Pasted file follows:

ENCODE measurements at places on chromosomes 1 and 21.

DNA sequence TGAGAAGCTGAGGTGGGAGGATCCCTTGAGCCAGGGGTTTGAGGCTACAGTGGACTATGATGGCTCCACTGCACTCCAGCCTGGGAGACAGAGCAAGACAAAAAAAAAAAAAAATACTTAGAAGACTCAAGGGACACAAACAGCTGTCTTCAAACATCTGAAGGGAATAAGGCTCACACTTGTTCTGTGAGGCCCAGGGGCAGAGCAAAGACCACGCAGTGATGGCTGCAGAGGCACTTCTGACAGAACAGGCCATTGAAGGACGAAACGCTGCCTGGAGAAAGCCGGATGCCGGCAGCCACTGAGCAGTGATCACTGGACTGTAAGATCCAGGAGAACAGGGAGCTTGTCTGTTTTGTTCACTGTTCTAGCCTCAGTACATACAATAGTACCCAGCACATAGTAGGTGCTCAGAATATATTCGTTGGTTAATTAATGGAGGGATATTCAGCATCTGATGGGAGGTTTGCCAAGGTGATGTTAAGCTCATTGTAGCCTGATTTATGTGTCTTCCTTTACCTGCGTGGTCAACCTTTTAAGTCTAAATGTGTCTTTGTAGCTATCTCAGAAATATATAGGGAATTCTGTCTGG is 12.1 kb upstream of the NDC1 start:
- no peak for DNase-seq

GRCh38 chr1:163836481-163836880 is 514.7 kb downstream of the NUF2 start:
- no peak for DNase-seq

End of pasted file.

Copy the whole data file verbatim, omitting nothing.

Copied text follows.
ENCODE measurements at places on chromosomes 1 and 21.

DNA sequence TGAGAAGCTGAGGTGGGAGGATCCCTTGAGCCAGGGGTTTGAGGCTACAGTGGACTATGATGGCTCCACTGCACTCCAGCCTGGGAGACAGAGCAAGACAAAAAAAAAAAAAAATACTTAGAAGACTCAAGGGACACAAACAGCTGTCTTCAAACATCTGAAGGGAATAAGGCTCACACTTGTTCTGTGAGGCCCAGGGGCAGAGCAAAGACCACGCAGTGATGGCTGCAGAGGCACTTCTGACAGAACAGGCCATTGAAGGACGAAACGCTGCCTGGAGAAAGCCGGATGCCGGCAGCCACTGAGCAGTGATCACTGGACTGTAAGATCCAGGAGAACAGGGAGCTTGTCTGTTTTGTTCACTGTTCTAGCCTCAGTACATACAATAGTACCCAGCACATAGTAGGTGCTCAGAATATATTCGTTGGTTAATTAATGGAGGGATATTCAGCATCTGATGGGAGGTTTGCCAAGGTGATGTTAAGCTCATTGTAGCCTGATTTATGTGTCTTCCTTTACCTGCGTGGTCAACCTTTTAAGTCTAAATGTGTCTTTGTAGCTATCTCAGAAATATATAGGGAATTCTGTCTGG is 12.1 kb upstream of the NDC1 start:
- no peak for DNase-seq

GRCh38 chr1:163836481-163836880 is 514.7 kb downstream of the NUF2 start:
- no peak for DNase-seq